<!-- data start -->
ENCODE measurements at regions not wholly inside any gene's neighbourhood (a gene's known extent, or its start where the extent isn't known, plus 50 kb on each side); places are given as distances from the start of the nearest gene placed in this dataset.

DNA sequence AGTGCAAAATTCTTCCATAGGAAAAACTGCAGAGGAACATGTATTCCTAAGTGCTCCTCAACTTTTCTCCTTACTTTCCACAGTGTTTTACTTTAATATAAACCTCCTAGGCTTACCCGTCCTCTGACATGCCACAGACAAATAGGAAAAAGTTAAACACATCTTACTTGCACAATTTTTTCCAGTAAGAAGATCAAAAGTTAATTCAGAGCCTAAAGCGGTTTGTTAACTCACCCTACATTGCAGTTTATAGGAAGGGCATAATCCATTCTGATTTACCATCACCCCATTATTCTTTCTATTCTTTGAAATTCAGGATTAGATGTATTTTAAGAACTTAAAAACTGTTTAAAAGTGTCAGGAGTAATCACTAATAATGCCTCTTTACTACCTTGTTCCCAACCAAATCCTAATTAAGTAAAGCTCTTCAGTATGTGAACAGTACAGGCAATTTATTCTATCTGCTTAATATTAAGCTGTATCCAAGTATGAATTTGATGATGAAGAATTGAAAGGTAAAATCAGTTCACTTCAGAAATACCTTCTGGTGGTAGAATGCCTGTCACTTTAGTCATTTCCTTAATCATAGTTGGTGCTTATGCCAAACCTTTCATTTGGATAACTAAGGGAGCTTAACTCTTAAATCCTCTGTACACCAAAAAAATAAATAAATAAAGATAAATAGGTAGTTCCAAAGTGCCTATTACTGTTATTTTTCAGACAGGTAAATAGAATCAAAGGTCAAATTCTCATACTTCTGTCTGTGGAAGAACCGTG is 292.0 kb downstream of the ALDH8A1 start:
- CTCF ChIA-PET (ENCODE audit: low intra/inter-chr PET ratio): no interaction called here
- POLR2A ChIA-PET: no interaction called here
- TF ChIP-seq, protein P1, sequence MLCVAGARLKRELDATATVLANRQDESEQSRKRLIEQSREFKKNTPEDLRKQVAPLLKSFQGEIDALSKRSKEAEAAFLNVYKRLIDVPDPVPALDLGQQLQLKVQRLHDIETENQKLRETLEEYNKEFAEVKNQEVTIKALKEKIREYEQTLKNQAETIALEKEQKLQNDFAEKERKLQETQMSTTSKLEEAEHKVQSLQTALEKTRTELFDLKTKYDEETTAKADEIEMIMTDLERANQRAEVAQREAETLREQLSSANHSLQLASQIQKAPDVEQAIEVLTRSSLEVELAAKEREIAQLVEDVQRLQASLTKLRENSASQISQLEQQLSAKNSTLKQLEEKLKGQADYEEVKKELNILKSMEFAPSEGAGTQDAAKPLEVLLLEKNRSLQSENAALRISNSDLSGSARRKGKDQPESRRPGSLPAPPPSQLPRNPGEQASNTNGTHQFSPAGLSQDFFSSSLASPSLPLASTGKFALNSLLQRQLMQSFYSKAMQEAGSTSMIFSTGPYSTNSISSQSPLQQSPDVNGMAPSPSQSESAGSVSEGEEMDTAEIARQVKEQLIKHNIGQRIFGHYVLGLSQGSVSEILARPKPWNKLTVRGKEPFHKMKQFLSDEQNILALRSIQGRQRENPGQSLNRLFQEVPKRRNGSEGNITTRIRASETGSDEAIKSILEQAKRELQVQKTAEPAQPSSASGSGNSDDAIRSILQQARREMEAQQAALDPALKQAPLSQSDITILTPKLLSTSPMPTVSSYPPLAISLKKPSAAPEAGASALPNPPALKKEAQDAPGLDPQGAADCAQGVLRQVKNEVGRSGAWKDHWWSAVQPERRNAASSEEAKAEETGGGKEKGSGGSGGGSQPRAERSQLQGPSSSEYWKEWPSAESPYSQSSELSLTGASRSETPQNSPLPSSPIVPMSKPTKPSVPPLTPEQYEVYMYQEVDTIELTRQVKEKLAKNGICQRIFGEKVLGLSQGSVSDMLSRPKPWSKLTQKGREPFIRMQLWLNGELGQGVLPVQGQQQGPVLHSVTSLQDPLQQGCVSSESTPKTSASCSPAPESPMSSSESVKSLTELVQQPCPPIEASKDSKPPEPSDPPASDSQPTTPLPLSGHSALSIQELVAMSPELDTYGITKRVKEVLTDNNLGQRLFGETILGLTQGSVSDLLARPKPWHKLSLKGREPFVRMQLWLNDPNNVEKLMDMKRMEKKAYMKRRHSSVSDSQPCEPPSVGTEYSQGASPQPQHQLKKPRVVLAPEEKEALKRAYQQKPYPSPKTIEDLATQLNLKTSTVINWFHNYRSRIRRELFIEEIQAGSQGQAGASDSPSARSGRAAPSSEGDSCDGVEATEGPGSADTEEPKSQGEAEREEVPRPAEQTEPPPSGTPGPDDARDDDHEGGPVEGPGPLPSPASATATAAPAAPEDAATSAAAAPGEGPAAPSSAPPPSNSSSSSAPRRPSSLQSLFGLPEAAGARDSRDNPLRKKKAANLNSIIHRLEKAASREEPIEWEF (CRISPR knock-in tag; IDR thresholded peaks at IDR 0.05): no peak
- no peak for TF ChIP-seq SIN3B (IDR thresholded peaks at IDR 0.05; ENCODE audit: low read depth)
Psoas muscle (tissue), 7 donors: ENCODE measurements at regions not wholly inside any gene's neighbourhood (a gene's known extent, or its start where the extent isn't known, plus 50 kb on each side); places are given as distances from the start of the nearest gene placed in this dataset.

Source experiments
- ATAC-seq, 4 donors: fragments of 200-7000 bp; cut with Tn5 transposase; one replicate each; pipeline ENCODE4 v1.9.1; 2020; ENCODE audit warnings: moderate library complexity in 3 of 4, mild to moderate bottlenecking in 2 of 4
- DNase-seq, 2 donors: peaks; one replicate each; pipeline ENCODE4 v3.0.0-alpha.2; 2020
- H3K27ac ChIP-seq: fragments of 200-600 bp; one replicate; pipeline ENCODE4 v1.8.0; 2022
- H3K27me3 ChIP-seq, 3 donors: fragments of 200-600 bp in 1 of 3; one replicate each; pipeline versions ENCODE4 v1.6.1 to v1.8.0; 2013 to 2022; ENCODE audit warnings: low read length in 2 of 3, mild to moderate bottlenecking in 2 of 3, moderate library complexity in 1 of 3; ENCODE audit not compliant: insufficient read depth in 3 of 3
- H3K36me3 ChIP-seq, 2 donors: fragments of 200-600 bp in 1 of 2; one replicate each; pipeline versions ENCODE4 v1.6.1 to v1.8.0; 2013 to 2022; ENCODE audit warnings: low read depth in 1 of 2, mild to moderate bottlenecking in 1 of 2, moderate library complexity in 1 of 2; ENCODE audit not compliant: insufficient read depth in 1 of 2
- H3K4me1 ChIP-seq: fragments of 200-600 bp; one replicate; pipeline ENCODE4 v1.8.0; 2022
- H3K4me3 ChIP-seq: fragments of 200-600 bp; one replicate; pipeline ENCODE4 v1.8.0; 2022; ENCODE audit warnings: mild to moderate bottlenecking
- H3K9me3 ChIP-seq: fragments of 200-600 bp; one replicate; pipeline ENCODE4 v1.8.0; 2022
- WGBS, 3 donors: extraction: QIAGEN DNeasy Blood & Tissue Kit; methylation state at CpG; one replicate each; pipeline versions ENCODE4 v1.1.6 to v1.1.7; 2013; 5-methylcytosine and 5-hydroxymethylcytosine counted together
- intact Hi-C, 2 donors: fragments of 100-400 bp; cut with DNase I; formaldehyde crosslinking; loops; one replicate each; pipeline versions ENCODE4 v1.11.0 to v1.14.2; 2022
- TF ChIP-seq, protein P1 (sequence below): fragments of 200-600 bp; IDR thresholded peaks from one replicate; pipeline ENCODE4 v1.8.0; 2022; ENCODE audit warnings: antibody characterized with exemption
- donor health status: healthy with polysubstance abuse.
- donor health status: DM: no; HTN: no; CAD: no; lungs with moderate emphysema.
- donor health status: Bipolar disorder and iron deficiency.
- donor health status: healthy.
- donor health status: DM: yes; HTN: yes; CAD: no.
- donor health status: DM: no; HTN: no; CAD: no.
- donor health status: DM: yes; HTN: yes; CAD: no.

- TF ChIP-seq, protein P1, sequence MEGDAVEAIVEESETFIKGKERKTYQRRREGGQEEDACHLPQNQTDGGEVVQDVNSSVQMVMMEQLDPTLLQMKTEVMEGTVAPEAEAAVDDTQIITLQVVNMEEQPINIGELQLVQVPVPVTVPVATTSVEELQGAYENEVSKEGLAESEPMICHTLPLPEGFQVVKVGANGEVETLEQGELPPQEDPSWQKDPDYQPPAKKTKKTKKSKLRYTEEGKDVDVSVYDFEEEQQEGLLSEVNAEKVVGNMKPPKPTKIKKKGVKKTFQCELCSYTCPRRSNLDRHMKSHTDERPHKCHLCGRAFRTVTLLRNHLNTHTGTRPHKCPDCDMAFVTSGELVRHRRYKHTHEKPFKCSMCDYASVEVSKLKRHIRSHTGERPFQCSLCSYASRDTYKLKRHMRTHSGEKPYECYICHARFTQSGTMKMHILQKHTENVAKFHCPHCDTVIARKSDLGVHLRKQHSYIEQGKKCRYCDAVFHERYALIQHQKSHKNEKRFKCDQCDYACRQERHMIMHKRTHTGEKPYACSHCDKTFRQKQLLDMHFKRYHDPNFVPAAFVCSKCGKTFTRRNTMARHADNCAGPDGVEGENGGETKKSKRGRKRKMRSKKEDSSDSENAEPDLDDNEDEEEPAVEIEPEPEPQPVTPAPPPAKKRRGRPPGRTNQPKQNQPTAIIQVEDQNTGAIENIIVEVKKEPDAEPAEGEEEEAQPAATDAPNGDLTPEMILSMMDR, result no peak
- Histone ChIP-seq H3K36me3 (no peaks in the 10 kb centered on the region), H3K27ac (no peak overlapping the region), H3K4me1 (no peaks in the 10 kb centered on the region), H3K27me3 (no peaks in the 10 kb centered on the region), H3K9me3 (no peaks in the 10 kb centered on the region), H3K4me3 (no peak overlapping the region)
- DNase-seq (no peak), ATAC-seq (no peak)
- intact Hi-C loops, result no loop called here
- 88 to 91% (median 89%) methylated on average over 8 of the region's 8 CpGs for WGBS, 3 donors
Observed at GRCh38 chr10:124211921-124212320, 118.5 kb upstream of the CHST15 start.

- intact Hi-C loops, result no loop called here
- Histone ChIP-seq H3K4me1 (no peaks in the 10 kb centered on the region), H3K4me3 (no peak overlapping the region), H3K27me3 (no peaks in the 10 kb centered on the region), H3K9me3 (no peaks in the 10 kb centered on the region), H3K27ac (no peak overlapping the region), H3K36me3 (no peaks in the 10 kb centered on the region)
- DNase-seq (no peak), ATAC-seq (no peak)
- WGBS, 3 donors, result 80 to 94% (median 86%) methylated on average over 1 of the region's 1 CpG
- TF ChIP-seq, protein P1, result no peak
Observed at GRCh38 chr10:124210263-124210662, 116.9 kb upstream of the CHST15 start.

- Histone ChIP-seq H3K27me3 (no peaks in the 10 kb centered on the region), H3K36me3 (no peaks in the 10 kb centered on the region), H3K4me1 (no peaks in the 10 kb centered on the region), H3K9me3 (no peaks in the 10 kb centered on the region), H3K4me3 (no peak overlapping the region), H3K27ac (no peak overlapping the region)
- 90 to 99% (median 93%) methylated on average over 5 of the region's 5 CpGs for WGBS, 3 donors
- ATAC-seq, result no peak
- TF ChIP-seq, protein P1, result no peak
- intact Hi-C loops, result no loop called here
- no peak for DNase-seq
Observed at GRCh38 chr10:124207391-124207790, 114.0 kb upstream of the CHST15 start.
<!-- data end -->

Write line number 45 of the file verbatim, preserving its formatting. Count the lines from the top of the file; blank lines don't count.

Observed at GRCh38 chr10:124207391-124207790, 114.0 kb upstream of the CHST15 start.